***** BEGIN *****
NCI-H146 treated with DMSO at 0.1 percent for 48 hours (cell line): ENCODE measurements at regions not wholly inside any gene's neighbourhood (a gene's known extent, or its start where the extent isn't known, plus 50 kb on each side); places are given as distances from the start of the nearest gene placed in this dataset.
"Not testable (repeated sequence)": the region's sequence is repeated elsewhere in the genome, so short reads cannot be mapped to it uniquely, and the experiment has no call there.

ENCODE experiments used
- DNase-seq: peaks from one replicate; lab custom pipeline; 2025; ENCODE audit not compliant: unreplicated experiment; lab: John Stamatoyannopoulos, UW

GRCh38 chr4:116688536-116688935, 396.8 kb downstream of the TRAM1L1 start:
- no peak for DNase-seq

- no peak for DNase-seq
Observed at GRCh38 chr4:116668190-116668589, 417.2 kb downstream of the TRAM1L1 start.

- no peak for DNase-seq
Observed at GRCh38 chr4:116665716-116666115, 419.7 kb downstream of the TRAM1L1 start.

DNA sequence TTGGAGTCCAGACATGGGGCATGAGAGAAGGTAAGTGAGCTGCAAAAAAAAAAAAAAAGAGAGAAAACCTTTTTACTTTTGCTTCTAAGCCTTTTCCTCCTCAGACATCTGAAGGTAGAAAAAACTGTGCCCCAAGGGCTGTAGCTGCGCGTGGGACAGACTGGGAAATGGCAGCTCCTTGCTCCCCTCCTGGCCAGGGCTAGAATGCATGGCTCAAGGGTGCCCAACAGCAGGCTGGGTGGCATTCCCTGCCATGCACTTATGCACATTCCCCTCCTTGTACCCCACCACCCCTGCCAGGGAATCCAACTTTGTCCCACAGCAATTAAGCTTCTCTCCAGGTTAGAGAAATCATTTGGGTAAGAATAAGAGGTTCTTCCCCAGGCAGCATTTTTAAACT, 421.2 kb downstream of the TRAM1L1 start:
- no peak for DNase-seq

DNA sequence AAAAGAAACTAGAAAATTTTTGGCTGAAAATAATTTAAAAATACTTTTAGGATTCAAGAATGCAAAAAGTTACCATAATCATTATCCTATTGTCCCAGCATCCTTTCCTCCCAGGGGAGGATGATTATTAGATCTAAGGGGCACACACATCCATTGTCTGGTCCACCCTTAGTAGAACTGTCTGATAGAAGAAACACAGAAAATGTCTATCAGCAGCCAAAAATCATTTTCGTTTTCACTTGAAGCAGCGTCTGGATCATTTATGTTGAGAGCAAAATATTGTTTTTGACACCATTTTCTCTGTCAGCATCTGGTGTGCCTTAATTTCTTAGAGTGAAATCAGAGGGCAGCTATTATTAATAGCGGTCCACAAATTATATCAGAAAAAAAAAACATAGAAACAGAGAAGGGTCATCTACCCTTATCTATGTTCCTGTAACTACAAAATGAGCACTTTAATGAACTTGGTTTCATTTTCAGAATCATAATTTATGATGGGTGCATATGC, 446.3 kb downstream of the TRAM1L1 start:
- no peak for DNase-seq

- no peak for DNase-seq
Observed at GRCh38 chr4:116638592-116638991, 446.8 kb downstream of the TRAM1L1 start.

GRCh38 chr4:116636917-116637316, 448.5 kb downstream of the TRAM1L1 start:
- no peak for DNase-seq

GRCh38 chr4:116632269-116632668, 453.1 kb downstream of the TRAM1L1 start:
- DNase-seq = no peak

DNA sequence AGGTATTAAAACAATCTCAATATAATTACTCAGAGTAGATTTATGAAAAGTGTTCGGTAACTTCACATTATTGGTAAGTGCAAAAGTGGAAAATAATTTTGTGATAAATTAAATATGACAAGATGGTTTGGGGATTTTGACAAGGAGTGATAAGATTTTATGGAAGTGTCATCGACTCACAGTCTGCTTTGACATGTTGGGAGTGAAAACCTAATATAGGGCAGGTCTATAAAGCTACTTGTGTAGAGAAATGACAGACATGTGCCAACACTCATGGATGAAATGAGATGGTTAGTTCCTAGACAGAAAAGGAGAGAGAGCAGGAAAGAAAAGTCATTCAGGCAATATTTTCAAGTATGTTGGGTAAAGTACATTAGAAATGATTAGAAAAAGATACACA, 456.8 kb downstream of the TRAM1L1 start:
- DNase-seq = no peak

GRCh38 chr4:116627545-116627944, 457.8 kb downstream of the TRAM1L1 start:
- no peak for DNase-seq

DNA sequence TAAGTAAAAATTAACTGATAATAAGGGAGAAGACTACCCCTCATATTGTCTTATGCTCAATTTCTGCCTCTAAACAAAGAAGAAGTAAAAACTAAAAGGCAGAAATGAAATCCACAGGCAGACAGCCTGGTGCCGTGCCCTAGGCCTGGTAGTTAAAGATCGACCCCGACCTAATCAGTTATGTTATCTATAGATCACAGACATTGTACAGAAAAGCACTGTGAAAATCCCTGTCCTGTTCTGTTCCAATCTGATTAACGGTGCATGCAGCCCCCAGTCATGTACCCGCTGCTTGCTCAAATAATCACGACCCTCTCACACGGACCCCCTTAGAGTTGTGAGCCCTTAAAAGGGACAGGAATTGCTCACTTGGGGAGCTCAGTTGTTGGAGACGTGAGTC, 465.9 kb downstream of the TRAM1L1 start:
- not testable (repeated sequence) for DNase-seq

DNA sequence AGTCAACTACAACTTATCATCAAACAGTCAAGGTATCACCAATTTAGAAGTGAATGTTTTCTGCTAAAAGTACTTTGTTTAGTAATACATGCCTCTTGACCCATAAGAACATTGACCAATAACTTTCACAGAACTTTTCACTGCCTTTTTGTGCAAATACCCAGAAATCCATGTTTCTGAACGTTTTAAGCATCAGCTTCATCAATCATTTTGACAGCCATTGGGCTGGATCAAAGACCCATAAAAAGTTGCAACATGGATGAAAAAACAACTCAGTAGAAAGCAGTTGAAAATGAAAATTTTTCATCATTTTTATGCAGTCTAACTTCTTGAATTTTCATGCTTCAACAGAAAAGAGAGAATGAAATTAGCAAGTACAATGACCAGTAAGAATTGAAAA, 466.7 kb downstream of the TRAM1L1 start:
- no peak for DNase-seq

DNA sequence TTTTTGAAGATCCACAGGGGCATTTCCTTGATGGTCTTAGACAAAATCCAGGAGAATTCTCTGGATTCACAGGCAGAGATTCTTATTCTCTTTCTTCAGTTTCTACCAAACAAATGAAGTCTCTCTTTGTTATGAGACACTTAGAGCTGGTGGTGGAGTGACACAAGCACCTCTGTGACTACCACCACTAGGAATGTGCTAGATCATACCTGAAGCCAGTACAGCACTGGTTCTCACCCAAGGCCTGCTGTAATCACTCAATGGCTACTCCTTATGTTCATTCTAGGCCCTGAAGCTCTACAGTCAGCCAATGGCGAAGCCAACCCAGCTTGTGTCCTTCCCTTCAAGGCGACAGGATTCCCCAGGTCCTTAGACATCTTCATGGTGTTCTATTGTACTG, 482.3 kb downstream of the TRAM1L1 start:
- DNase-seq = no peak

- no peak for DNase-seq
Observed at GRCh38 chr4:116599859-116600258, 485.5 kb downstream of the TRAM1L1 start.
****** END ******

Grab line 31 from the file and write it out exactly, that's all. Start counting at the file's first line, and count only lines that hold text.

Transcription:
- no peak for DNase-seq